Testimony and arguments ended late Monday in the trial of a Baton Rouge tax preparer accused of $619,959 in bank-and-tax frauds, but the jury of seven women and five men chose to delay deliberations until Tuesday morning.
Assistant U.S. Attorney Leetra Harris compared Ronald Wayne Wilkerson, the tax preparer, to magician David Copperfield. She alleged Wilkerson used “a whole bunch of smoke and mirrors” to trick his working-class clients, bank officials and the Internal Revenue Service.
“Mr. Wilkerson knew exactly what he was doing,” Harris said. “It was no mistake.”
She said Wilkerson changed clients’ telephone-tax credits of $40 to $50 to impossible amounts ranging from $1,500 to more than $4,000.
When IRS employees began rejecting those credits, Wilkerson told his employees to boost clients’ deductions for charitable contributions, invent dependents, inflate tax and education credits, and fabricate gambling losses, Harris said.
“It was Ronald Wilkerson alone who caused 635 false tax returns to be filed,” Harris said. “You can’t just make it up as you go along, but that’s what Ronald Wilkerson was doing.”
Todd S. Clemons, a Lake Charles attorney defending Wilkerson, accused prosecutors of “trying to convict him for what other people did.”
Clemons said IRS agents and prosecutors were overzealous in their efforts to send Wilkerson to prison. Clemons said employees of Wilkerson Tax Service committed crimes for which they were granted immunity in return for testimony against their employer.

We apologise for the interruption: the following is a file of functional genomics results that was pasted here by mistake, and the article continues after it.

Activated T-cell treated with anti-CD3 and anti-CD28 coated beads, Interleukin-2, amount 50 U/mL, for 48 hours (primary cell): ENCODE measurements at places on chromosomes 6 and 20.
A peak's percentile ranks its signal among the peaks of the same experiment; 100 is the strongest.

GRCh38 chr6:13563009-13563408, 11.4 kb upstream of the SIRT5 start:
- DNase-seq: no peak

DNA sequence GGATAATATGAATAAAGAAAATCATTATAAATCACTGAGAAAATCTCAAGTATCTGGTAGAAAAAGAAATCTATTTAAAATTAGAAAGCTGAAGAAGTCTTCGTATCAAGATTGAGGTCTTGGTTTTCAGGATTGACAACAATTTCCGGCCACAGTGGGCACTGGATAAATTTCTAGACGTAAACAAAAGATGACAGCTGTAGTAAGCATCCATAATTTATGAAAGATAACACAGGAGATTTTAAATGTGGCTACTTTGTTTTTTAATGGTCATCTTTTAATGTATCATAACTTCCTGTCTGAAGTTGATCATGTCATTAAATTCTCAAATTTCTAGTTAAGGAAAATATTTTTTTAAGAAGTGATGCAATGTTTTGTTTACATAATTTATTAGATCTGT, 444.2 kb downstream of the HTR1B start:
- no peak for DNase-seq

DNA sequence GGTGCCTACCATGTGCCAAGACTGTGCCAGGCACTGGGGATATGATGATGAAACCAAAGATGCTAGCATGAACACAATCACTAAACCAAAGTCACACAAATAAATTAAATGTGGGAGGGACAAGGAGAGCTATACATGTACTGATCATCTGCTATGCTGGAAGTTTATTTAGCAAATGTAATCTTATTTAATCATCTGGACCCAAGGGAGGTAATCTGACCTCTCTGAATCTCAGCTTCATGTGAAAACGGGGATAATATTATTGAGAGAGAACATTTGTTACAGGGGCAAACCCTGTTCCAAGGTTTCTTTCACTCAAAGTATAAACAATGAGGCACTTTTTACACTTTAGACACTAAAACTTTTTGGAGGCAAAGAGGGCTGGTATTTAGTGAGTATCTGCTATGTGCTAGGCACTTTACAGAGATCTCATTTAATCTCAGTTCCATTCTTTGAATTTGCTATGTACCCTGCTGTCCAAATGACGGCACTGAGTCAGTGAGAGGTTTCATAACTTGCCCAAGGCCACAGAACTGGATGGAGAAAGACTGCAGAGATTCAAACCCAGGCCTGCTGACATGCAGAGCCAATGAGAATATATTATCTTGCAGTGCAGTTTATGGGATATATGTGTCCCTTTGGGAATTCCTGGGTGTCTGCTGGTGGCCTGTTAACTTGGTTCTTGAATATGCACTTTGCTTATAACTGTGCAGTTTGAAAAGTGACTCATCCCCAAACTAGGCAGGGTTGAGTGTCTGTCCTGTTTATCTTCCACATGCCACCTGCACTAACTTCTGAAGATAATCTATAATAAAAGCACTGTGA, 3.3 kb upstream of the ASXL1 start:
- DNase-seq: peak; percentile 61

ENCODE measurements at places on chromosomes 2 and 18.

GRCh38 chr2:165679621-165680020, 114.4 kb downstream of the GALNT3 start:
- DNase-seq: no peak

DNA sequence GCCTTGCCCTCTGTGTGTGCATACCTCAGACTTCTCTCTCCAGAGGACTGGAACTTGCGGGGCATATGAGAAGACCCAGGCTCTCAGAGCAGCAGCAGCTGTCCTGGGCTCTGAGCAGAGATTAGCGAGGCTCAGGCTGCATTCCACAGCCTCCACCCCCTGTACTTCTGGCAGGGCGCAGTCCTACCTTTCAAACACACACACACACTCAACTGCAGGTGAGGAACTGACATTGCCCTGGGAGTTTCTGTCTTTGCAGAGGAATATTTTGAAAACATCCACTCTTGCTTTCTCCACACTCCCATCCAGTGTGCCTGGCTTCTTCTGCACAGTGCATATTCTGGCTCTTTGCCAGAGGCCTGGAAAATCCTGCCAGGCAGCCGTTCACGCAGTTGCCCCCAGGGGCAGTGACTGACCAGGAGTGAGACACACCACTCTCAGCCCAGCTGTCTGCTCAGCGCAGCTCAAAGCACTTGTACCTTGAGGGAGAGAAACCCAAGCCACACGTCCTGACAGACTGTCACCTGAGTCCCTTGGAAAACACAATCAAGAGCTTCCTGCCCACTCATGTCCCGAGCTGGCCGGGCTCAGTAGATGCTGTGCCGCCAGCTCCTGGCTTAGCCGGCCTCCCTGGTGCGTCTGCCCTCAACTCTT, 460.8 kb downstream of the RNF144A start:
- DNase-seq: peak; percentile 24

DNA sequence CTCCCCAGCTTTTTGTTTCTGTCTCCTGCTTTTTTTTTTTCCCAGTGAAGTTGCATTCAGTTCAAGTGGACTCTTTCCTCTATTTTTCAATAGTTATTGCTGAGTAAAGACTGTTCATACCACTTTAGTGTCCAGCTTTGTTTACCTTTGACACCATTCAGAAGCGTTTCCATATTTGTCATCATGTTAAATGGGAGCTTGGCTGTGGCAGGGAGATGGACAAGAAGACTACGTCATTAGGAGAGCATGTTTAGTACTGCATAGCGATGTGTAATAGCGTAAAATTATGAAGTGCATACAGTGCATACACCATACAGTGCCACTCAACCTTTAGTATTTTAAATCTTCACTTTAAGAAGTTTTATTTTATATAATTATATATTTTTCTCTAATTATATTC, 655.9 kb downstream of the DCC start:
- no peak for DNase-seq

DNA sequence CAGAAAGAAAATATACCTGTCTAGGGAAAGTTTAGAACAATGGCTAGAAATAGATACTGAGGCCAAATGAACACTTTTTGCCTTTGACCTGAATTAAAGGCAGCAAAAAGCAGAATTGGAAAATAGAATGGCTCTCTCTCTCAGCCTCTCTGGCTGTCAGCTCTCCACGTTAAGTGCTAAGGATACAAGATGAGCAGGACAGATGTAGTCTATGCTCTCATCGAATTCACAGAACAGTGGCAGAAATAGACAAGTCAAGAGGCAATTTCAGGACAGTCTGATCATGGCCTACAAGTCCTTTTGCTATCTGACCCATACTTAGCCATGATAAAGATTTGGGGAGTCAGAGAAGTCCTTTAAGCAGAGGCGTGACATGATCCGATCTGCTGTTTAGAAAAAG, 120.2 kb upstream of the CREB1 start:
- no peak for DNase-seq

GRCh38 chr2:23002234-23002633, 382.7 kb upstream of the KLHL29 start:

The defense attorney urged jurors to weigh the government’s case “not with a grain of salt, but a pound of salt.”
“The government, they bought a pig in a poke. In other words, a poke is a bag,” Clemons said.
Prosecutors should have made sure there was something in the bag, Clemons argued.
“They bought the testimony of several witnesses who just are not reliable,” Clemons told jurors.
Assistant U.S. Attorney Rene I. Salomon countered that the facts of the case and the law itself run against Wilkerson, whose only option remains that of attacking other people involved in the case.
“Fraud dreads examination,” Salomon told jurors.
Salomon said jurors should not believe Clemons’ assertion that Wilkerson’s decision to cease inflation of clients’ telephone-tax credits in February 2007 was proof that the tax preparer simply became aware of mistakes.
Salomon reminded jurors that government evidence showed an undercover IRS agent posed as a tax-return client the next month and received a greatly inflated deduction for charitable contributions.
“This wasn’t a mistake in 2007,” Salomon said. “This was fraud.”
Harris and Salomon told jurors that HSBC Bank lost $500,959 on refund anticipation loans granted to hundreds of Wilkerson’s clients because of false information on their tax returns. The prosecutors also said the IRS lost $119,000.
Clemons disputed the allegation of HSBC’s loss, asserting that the bank never filed a criminal complaint against his client.